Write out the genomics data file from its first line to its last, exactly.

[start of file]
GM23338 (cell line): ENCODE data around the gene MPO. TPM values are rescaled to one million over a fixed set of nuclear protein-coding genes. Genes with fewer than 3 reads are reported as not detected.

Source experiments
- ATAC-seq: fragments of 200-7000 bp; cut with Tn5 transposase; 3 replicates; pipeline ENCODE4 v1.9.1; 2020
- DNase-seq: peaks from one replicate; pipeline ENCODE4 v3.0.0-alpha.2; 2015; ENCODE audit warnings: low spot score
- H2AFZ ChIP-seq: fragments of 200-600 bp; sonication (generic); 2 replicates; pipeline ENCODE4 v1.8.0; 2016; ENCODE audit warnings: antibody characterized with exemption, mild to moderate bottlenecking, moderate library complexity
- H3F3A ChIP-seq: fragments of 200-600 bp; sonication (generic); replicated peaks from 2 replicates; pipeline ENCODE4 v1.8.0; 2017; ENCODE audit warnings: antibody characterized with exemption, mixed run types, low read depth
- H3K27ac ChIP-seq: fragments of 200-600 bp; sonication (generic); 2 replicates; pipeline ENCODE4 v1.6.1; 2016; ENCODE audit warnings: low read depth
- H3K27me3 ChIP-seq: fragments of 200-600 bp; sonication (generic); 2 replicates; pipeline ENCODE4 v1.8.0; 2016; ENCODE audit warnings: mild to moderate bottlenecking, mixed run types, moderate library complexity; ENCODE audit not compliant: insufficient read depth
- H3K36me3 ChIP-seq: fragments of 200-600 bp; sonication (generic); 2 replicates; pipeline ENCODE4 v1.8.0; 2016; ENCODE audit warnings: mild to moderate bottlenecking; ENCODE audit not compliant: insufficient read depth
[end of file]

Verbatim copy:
GM23338 (cell line): ENCODE data around the gene MPO. TPM values are rescaled to one million over a fixed set of nuclear protein-coding genes. Genes with fewer than 3 reads are reported as not detected.

Source experiments
- ATAC-seq: fragments of 200-7000 bp; cut with Tn5 transposase; 3 replicates; pipeline ENCODE4 v1.9.1; 2020
- DNase-seq: peaks from one replicate; pipeline ENCODE4 v3.0.0-alpha.2; 2015; ENCODE audit warnings: low spot score
- H2AFZ ChIP-seq: fragments of 200-600 bp; sonication (generic); 2 replicates; pipeline ENCODE4 v1.8.0; 2016; ENCODE audit warnings: antibody characterized with exemption, mild to moderate bottlenecking, moderate library complexity
- H3F3A ChIP-seq: fragments of 200-600 bp; sonication (generic); replicated peaks from 2 replicates; pipeline ENCODE4 v1.8.0; 2017; ENCODE audit warnings: antibody characterized with exemption, mixed run types, low read depth
- H3K27ac ChIP-seq: fragments of 200-600 bp; sonication (generic); 2 replicates; pipeline ENCODE4 v1.6.1; 2016; ENCODE audit warnings: low read depth
- H3K27me3 ChIP-seq: fragments of 200-600 bp; sonication (generic); 2 replicates; pipeline ENCODE4 v1.8.0; 2016; ENCODE audit warnings: mild to moderate bottlenecking, mixed run types, moderate library complexity; ENCODE audit not compliant: insufficient read depth
- H3K36me3 ChIP-seq: fragments of 200-600 bp; sonication (generic); 2 replicates; pipeline ENCODE4 v1.8.0; 2016; ENCODE audit warnings: mild to moderate bottlenecking; ENCODE audit not compliant: insufficient read depth